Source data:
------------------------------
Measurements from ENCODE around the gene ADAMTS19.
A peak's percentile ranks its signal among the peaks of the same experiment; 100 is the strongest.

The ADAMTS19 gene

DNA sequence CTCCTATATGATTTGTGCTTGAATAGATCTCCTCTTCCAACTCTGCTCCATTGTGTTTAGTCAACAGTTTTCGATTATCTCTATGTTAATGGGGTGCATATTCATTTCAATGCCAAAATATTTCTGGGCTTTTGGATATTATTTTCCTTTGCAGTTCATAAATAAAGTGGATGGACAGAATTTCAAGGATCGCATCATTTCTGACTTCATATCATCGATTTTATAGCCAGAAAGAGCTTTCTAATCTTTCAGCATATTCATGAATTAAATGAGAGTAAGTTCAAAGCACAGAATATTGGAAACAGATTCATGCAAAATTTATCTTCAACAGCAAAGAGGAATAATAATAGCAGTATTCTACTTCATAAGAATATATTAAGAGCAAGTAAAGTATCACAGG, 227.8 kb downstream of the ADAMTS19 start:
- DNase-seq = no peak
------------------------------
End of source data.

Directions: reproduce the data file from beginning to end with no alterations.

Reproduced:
Measurements from ENCODE around the gene ADAMTS19.
A peak's percentile ranks its signal among the peaks of the same experiment; 100 is the strongest.

The ADAMTS19 gene

DNA sequence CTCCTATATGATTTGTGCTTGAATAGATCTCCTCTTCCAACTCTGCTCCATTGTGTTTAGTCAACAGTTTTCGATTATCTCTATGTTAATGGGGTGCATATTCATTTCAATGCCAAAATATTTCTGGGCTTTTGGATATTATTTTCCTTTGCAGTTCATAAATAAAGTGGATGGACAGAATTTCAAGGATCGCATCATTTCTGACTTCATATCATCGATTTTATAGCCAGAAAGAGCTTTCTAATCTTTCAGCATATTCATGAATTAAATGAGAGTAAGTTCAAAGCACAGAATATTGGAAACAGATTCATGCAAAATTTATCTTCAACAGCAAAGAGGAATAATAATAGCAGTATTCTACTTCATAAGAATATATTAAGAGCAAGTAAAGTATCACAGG, 227.8 kb downstream of the ADAMTS19 start:
- DNase-seq = no peak